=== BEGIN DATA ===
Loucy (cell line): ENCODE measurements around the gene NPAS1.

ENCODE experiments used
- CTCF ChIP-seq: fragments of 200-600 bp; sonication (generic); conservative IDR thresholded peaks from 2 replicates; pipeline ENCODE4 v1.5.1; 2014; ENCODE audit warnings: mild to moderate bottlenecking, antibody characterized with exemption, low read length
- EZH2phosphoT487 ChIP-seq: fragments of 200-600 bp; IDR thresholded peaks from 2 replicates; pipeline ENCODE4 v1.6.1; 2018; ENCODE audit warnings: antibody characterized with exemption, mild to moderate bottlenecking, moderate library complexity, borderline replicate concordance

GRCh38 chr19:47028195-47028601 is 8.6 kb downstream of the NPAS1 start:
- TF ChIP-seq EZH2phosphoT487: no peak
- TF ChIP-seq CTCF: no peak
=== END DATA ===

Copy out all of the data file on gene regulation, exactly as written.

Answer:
Loucy (cell line): ENCODE measurements around the gene NPAS1.

ENCODE experiments used
- CTCF ChIP-seq: fragments of 200-600 bp; sonication (generic); conservative IDR thresholded peaks from 2 replicates; pipeline ENCODE4 v1.5.1; 2014; ENCODE audit warnings: mild to moderate bottlenecking, antibody characterized with exemption, low read length
- EZH2phosphoT487 ChIP-seq: fragments of 200-600 bp; IDR thresholded peaks from 2 replicates; pipeline ENCODE4 v1.6.1; 2018; ENCODE audit warnings: antibody characterized with exemption, mild to moderate bottlenecking, moderate library complexity, borderline replicate concordance

GRCh38 chr19:47028195-47028601 is 8.6 kb downstream of the NPAS1 start:
- TF ChIP-seq EZH2phosphoT487: no peak
- TF ChIP-seq CTCF: no peak